2- Books you should read: a) Don't shoot the dog by Karen Pryor and b) The culture clash by Jean Donaldson. They will give you a very good idea of how to train a dog (or any other animal really).
3- Take your puppy to a puppy class, one that focuses on socialization and start socializing your puppy early. This means expose your dog to all sort of things, making sure that the encounters are always positive experiences.
4- Do not have impossible expectations (i.e, a dog that doesn't bark)
5- Find dog trainers that use positive reinforcement methods (try www.apdt.com for a list in your area)
gverutes
Thanks, yea some of the comments are both funny and ridiculous. I know it's unrealistic to have a dog that doesn't bark, but other behavior things I hope can be had.
ocalhoun
gverutes wrote:
I know it's unrealistic to have a dog that doesn't bark,

It's not unrealistic at all... Certainly a lab can be trained not to bark, I grew up with one who never barked.
And you don't need to be abusive to do it either:
1: Gain the dog's trust, so that it wants to make you happy.
2: When the dog barks, do the absolute minimum you can to let the dog know that this makes you unhappy. This can usually be as little as a shout or even a stern look.
3: Reward the dog for not barking in situations where it normally would... and reward the dog if it stops barking when you tell it to. (Never give a second reward for stopping repeatedly, or the dog might start barking just to get the reward.)
4: Repeat as needed.

If you do this patiently and consistently, most dogs will learn the lesson and not bark.
LittleBlackKitten
All tips have their place and taking everything in to consideration is a good idea. Get books or read rfom the various supports people have told, and make your OWN mind up. Just because I say Cesar Millan is the god of the dog world doesn't mean you have to agree, just like this other trainer seems to think the opposite, doesn't mean you have to agree with THEM.

We both obviously have our reasons, and mine are because I have used and employed Cesar's techniques on Cesar, faithfully, and it has worked 100%, and I personally believe he is accurate (but not perfect). An excellent example of this is in the rare episode where he admits he made a mistake, misread, and misacted.

Those who see Cesar as "vicious" and aggressive don't truly understand dog psyche and how to address canines properly; that being said, his ways aren't the only way to train a dog. A dog can be bribed to obey (treat/positive reinforcement training) or behavior modification and controlling your dog the way a pack of dogs would (Cesar's way). One breeds "I get what I want if I do this for that tall biped" the other breeds "I will listen because you said so", much like you would expect from a child.

All in all, do what your heart tells you, and decide what's most important; a dog performing when you want it to, which for some is just fine, or a dog truly respecting you as it's master.
gverutes
is it true that brown labs are less well mannered than black and yellow labs?
natilovesmike
wow...tipicall answer from a Cesar millan fan...I don't want to be rude really...but most of what you say is ignorance. I have had this conversation with lots of CM fans and some of them followed my advice and read the current and most accurate literature on "leader of the pack" type behaviors.

a little summary...leader of the pack theory is old and innacurate, the biologist who first came up with it did it when studying wolf pack in captivity not in the wild, so the pack were not natural, they were made to be together in captivity...in the wild the story is very different and there is not bullying around to the the alpha and stuff like that...alphas are usually the "parents".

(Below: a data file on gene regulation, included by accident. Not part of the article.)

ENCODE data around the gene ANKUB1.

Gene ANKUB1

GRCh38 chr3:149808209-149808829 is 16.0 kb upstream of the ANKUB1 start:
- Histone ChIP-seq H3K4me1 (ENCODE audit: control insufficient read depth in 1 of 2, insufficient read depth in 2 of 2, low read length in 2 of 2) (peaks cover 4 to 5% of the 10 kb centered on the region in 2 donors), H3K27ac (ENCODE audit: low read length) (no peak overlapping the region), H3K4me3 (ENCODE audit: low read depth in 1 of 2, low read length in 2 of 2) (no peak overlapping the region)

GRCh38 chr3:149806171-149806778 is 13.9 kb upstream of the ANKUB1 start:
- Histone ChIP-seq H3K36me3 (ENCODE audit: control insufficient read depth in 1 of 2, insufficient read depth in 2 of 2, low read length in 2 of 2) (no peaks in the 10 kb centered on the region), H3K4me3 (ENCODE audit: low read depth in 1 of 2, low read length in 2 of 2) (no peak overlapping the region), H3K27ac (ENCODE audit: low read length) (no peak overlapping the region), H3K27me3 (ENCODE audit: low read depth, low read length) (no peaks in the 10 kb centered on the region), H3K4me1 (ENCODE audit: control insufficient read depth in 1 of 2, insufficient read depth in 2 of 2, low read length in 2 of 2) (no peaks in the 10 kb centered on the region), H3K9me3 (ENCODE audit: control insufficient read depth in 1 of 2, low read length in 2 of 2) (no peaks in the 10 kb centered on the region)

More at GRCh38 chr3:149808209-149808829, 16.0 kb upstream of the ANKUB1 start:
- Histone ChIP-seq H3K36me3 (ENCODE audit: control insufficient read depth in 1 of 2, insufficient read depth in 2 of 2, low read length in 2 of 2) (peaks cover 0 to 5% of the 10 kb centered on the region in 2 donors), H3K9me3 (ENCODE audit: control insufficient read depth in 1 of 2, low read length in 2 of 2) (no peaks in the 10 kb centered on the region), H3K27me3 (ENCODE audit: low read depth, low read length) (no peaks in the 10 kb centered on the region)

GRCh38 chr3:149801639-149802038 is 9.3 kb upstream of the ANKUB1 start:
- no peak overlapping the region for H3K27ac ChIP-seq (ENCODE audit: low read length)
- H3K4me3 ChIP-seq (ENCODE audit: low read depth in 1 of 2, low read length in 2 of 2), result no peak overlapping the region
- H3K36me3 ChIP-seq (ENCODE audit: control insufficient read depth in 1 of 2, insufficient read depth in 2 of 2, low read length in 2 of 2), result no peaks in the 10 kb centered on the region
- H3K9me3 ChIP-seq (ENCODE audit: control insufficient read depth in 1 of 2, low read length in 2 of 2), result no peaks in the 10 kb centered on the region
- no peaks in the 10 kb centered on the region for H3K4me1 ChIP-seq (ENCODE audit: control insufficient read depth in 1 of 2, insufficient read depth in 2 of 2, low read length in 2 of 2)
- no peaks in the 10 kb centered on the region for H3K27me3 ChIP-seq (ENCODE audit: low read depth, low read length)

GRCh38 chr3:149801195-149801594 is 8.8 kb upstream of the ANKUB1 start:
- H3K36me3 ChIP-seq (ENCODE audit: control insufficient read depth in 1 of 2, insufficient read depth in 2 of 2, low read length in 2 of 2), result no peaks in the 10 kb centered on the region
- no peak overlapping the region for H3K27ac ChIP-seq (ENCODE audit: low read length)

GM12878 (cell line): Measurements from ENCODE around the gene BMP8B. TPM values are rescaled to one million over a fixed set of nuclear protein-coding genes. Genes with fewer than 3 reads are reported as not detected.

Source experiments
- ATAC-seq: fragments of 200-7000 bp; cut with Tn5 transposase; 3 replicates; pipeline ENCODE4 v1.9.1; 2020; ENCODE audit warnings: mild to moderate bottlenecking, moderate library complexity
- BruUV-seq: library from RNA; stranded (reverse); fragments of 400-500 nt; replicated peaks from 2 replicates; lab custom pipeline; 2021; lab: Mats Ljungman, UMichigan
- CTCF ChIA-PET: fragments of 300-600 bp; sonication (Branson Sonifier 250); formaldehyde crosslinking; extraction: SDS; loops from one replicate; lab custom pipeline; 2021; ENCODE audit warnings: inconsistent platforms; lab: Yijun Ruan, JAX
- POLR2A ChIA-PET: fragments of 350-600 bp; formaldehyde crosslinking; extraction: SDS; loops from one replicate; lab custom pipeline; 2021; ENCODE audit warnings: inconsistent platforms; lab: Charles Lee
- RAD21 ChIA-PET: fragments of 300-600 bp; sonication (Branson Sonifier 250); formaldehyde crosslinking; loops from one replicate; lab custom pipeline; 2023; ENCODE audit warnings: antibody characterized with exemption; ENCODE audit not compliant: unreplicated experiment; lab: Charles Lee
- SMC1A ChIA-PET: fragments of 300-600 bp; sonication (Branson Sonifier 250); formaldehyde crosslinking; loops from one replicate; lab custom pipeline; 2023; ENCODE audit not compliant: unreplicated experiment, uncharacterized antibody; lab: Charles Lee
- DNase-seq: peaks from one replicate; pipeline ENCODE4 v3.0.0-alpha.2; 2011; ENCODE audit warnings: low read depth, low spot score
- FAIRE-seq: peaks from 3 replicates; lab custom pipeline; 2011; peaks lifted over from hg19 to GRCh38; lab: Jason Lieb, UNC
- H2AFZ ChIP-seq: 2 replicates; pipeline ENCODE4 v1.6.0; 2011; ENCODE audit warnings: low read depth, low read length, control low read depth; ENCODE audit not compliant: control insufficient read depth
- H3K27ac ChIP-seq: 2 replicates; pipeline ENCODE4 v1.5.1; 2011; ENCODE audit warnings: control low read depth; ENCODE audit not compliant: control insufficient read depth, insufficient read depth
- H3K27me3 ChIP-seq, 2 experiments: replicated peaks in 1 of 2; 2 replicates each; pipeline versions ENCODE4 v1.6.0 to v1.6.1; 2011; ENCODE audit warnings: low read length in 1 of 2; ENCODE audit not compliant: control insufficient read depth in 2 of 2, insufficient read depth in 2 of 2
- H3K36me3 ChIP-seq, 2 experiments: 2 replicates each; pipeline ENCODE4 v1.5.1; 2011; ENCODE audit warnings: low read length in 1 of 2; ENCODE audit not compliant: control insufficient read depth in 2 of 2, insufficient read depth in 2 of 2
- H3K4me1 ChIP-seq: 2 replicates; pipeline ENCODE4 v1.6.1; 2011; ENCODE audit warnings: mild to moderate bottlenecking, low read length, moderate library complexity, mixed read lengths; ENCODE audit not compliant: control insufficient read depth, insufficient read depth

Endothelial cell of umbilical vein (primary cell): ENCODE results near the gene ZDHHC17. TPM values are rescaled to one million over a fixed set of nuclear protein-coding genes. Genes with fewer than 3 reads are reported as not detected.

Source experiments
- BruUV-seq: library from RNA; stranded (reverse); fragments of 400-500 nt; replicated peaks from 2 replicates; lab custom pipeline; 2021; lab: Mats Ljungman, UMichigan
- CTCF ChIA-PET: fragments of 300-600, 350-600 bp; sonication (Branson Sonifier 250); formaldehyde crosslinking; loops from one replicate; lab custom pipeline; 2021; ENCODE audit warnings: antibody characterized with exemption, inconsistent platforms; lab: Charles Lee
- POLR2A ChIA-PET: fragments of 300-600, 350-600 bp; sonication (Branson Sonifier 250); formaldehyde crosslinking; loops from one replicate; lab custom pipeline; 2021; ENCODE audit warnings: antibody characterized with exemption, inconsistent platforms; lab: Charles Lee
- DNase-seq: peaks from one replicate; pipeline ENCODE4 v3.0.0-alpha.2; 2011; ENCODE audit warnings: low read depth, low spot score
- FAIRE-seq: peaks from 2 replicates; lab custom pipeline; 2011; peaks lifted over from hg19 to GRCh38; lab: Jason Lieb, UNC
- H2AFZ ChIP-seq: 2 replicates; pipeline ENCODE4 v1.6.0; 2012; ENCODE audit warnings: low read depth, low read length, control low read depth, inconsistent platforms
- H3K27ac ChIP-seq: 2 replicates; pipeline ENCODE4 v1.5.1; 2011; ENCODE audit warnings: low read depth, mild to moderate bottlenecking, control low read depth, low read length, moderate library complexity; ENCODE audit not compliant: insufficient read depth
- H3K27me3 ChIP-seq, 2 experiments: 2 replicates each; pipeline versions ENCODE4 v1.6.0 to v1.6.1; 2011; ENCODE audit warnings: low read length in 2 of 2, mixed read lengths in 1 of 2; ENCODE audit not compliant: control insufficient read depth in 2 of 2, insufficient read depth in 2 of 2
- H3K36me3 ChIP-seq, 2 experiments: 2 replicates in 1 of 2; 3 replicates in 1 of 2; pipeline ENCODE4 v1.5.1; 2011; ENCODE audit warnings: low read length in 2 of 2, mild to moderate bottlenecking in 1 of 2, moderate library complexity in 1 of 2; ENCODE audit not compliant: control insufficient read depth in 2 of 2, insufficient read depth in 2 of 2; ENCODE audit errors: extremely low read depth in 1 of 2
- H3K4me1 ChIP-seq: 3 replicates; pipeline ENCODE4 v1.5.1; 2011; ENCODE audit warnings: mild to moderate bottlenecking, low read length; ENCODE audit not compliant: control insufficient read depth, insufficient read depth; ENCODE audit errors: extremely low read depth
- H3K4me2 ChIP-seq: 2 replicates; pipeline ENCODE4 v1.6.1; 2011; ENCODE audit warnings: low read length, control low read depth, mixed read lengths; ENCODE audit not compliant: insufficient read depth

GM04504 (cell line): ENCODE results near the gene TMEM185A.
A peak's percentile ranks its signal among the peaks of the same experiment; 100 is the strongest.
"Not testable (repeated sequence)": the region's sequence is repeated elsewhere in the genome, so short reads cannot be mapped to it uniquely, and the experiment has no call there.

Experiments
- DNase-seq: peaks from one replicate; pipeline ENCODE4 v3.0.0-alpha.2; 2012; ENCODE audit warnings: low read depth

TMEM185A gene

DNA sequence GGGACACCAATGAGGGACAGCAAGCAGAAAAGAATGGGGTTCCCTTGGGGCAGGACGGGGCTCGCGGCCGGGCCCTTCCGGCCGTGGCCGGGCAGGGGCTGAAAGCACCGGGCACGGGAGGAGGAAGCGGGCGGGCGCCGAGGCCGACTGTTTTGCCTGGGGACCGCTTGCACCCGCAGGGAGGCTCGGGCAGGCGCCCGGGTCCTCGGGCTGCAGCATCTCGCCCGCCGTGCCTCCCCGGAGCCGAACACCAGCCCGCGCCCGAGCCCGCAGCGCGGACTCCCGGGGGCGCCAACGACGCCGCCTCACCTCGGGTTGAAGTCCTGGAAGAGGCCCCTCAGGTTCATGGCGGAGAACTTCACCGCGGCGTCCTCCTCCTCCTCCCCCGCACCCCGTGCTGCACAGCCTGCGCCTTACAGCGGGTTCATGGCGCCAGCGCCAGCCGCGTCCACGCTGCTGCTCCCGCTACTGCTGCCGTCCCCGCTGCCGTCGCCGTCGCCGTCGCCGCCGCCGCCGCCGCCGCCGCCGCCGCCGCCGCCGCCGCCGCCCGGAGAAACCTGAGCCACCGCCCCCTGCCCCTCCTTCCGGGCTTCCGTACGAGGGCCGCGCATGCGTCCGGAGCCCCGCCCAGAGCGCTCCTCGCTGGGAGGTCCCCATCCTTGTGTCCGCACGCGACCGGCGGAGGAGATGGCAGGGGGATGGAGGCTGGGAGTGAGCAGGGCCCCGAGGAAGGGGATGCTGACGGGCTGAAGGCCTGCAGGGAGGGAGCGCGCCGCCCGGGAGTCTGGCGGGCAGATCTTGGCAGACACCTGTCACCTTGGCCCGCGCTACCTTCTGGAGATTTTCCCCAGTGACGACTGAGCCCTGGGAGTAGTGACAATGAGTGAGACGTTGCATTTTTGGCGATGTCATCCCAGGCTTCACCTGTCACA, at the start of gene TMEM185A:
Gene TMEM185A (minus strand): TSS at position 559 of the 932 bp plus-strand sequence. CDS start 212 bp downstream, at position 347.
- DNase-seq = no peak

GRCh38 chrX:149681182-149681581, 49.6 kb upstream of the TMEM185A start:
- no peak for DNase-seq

Anyway...I don't want to have to write a whole lot here...but I do have to say one more thing...

Positive reinforcement is NOT bribing...again...I attribute that to ignorance, if you read the literature and actually do it right you will realize that there is a big difference between positive reinforcement and bribing.

But I do agree with you in one point though....you will get advice from many people and they will all tell you something different...so it is in your heart that you will find what really works for you. And I do hope that whatever you find...is humane.


Another thing I wanted to mention about barking...
Sometimes barking can be rewarding for the dog...so it can be hard to fade out by just ignoring it. If that is the case you might want to teach the dog an incompatible behavior. 1- figure out why the dog barks, specially if its something predictable...then train the dog to do something different when the trigger for barking appears...i.e, go get a ball and play. But still, don't have unrealistic expectations...all dogs are different and have different personalities.
LittleBlackKitten
I'll ask you once and only once not to come at my personal beliefs one time and one time only before you find yourself completely ignored. I have no respect for people who go "Don't listen to that listen to MEEEEEEEEEEEEEE because I'M RIGHT!" it makes you sound like a child, really.
owenbeckham
Dogs are need to train with heart
jwellsy
LittleBlackKitten wrote:
I'll ask you once and only once not to come at my personal beliefs one time and one time only before you find yourself completely ignored. I have no respect for people who go "Don't listen to that listen to MEEEEEEEEEEEEEE because I'M RIGHT!" it makes you sound like a child, really.


+1 well said and polite.
uzeed
Trainning a dog can be so intresting.... i had a dog which i trained and i will never forget brown..... Anyway make sure you get a puppy, Always talk to your dog as if it hears you. treat the dog like a human and you will be amazed how your dog will act like a human for you...... I like dog for one thing, They know their owner.
Osbaldo
Great thread.
Give it time! The first thing you must to do is put her in the
crate while you are home.